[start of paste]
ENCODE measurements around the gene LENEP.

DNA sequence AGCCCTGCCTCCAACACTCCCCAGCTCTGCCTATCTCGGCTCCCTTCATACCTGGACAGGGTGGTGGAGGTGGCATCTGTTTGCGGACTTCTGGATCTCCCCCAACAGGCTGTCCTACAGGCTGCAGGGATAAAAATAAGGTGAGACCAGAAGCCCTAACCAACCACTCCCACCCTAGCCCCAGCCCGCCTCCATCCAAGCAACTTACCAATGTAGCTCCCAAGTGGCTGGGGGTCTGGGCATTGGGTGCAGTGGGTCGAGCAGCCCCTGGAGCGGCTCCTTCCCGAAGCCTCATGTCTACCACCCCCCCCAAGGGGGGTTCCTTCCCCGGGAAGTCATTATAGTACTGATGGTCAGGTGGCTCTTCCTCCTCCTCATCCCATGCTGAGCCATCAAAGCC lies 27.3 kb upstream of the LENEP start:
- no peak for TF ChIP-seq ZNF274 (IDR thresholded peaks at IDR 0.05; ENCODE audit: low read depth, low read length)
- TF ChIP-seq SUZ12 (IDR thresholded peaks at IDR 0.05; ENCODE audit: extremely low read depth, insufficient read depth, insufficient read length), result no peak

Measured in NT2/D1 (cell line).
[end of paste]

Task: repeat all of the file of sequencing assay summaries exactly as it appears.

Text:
ENCODE measurements around the gene LENEP.

DNA sequence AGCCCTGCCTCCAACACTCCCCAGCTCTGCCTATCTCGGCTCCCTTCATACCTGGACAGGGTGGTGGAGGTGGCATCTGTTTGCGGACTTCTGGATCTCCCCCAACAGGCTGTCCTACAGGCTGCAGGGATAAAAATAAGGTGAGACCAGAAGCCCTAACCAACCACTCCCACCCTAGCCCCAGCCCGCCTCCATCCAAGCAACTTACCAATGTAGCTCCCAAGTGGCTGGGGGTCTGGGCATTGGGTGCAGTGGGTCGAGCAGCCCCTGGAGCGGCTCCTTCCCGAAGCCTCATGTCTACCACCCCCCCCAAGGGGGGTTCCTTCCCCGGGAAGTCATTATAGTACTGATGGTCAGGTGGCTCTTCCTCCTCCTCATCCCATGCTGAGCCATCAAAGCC lies 27.3 kb upstream of the LENEP start:
- no peak for TF ChIP-seq ZNF274 (IDR thresholded peaks at IDR 0.05; ENCODE audit: low read depth, low read length)
- TF ChIP-seq SUZ12 (IDR thresholded peaks at IDR 0.05; ENCODE audit: extremely low read depth, insufficient read depth, insufficient read length), result no peak

Measured in NT2/D1 (cell line).